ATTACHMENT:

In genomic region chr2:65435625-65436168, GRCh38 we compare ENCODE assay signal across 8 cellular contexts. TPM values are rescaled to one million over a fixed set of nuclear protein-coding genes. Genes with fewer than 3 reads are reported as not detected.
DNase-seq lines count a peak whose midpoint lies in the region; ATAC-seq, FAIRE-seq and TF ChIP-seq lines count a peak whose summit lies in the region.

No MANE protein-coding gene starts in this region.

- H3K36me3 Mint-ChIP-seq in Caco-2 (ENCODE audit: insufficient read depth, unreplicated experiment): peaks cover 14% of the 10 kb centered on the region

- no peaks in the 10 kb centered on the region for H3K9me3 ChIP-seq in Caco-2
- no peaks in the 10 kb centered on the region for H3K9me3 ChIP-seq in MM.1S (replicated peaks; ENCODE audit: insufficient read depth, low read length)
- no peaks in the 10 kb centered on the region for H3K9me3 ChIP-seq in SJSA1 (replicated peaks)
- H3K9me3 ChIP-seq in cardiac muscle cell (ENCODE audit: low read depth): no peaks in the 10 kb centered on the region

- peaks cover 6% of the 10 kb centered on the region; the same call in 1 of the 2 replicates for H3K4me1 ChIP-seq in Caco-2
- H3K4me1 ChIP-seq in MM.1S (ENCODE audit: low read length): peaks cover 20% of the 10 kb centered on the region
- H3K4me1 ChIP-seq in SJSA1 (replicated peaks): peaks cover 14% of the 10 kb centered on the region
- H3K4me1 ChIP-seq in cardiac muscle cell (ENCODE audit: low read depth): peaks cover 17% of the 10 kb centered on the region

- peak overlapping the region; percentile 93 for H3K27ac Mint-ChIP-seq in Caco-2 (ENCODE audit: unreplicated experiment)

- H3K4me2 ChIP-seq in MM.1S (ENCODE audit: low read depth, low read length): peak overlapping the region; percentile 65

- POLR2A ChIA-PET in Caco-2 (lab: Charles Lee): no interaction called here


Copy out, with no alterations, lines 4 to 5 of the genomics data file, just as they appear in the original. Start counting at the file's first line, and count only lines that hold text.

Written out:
- H3K36me3 Mint-ChIP-seq in Caco-2 (ENCODE audit: insufficient read depth, unreplicated experiment): peaks cover 14% of the 10 kb centered on the region

- no peaks in the 10 kb centered on the region for H3K9me3 ChIP-seq in Caco-2